One of the earliest expression events at the TCRα gene locus is the production, at the DN to DP cell stage transition, of the so-called T early α (TEA) germline transcripts that initiate upstream of the TCR-Jα gene segment cluster; TEA transcription is rapidly followed by Vα-to-Jα recombination (Krangel et al., 1998). Several in vivo studies argue that Eα activity is critical for these processes. Using transgenic mice, we have previously demonstrated that a 515 bp fragment containing the mouse Eα element confers tissue- and stage-specificity to germline transcription and V(D)J recombination within a reporter substrate (Capone et al., 1993). Other studies, using a similar strategy to test DNA fragments containing the human enhancer, confirmed these findings (Lauzurica and Krangel, 1994), and further demonstrated that the 116 bp Eα core was sufficient to drive these activities, although with slightly altered temporal specificity (Roberts et al., 1997). Finally, targeted deletion of a 1.6 kb fragment centered on Eα has been shown to result in a drastic reduction of TEA transcription and Vα-to-Jα recombination at the targeted locus and a block of thymocyte differentiation at the DP cell stage (Sleckman et al., 1997).
While in vitro, transgenic and gene targeting studies have provided invaluable insights into the molecular biology and function of Eα, our knowledge is still limited concerning the precise relationship between early T cell development and the molecular cues that trigger Eα activity, in particular with respect to the assembly of nucleo-protein complexes at the endogenous locus. We have examined in vivo factor occupancy of Eα during early T cell development by genomic footprinting of appropriate cell lines and mouse models. Surprisingly, extensive enhancer occupancy appears to be established prior to the onset of Eα activity. Additional results, however, argue that the three-dimensional topology and factor composition of the assembled complex(es) changes during the DN to DP transition, correlating with Eα activation.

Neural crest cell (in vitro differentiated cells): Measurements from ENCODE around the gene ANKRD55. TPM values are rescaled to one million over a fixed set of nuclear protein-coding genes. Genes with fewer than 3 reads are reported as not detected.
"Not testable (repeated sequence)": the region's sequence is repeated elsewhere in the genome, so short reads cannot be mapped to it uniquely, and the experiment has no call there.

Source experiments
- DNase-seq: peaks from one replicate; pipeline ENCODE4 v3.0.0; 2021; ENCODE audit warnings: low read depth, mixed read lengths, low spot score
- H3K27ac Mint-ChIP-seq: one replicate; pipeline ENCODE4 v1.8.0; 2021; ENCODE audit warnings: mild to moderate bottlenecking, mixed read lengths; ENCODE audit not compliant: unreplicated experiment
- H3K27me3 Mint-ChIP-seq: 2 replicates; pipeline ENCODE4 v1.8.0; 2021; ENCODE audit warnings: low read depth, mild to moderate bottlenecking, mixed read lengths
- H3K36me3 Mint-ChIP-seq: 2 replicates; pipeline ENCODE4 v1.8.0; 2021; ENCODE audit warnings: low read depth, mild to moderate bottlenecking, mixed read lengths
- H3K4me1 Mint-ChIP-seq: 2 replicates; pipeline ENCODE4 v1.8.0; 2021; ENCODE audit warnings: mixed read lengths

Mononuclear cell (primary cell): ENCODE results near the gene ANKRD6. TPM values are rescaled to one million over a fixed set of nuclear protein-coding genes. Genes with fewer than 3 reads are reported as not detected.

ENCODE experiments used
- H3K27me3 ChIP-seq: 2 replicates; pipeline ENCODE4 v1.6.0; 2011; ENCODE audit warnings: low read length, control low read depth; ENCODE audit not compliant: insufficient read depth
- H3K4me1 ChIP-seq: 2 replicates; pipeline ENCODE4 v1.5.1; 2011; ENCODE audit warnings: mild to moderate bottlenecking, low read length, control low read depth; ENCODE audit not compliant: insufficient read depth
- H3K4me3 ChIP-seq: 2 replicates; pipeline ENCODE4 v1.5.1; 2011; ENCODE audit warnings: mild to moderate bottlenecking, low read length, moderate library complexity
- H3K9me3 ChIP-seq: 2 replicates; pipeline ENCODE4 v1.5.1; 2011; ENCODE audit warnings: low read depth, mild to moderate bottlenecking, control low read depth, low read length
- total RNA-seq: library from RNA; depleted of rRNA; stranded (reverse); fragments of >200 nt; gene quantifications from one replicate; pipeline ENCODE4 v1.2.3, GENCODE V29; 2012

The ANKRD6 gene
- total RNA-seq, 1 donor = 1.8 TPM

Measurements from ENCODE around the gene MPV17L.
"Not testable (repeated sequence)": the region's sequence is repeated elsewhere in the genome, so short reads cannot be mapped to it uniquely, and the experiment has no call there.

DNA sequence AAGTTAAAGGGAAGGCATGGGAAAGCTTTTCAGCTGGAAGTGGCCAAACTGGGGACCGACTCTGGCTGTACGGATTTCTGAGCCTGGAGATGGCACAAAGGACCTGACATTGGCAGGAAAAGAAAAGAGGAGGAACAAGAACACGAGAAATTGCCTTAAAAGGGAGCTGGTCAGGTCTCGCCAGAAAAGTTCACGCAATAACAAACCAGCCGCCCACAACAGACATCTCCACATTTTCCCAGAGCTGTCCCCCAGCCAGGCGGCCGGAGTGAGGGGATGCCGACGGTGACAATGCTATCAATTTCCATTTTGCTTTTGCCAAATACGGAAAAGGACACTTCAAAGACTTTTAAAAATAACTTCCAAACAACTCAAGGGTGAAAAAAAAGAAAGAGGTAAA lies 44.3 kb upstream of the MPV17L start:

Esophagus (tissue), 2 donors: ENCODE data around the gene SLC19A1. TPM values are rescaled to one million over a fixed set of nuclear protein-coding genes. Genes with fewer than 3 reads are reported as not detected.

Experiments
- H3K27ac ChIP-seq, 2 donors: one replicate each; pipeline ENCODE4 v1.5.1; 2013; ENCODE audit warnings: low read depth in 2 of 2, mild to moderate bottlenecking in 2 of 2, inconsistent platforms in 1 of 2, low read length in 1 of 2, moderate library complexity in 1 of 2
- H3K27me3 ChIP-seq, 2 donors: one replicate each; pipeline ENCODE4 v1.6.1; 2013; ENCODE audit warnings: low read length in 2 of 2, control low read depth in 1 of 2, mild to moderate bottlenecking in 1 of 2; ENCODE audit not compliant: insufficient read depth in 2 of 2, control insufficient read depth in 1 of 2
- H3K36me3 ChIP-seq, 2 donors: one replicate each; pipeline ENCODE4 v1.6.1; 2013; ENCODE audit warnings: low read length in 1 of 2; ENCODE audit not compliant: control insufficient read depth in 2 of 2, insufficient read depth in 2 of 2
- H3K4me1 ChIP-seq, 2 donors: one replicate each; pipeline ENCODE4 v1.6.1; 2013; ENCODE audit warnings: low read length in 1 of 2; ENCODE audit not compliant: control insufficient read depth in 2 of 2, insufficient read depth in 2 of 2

Eα occupancy by nuclear factors in TCRα expressing cells